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Poverty and UndernutritionTheory, Measurement, and Policy$
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Peter Svedberg

Print publication date: 2000

Print ISBN-13: 9780198292685

Published to Oxford Scholarship Online: November 2003

DOI: 10.1093/0198292686.001.0001

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Anthropometric Indicators: Measurement and Selection Biases?

Anthropometric Indicators: Measurement and Selection Biases?

Chapter:
(p.173) 12 Anthropometric Indicators: Measurement and Selection Biases?
Source:
Poverty and Undernutrition
Author(s):

Peter Svedberg (Contributor Webpage)

Publisher:
Oxford University Press
DOI:10.1093/0198292686.003.0012

In this chapter, the main technical measurement problems encountered in assessing the anthropometric status of people are analysed. While anthropometric height and weight observations are simple and inexpensive to collect, and the measurements can be derived reasonably accurately (unbiased) even under field conditions, there are unresolved problems. One such problem is to establish the exact age of children; another is to obtain nationally representative samples. There is also the deplorable fact that practically no anthropometric assessments have been made of school‐age children, adolescents, male adults, and elderly people, inducing a selection bias. A further problem is that in most developing countries, only infrequent assessment of anthropometric status has been made, which makes monitoring of changes over time unreliable.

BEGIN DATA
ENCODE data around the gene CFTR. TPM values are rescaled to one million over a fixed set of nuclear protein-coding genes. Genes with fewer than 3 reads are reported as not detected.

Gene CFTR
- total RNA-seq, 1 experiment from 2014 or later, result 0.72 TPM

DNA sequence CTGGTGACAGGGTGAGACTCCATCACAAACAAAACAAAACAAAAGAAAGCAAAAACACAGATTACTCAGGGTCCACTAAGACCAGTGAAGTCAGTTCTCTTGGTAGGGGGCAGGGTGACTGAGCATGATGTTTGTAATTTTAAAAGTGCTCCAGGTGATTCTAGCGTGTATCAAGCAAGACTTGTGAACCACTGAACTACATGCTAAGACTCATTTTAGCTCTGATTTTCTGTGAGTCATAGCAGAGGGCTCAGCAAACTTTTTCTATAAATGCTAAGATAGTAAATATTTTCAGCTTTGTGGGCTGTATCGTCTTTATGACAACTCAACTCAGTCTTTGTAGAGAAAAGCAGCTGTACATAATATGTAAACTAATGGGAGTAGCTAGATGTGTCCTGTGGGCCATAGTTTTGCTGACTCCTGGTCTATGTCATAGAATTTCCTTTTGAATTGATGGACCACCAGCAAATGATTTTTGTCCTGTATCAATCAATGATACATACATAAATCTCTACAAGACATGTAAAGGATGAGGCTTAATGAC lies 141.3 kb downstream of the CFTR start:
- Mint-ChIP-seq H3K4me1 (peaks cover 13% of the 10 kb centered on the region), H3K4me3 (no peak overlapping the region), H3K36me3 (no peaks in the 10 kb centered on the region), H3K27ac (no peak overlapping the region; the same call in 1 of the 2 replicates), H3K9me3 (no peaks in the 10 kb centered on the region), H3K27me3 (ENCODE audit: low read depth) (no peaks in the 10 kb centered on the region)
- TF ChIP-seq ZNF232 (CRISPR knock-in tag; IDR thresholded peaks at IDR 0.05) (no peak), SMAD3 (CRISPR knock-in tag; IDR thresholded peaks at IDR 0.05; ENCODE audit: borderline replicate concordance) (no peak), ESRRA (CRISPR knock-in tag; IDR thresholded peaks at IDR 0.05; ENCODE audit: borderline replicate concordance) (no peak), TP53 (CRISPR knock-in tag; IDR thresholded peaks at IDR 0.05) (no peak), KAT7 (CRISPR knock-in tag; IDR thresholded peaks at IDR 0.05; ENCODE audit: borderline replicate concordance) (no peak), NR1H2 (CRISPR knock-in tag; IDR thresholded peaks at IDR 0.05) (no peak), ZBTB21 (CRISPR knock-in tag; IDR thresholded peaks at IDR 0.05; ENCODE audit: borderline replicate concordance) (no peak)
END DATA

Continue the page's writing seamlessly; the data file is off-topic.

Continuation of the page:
Keywords:   anthropometric status, child age, monitoring, representative samples, selection bias

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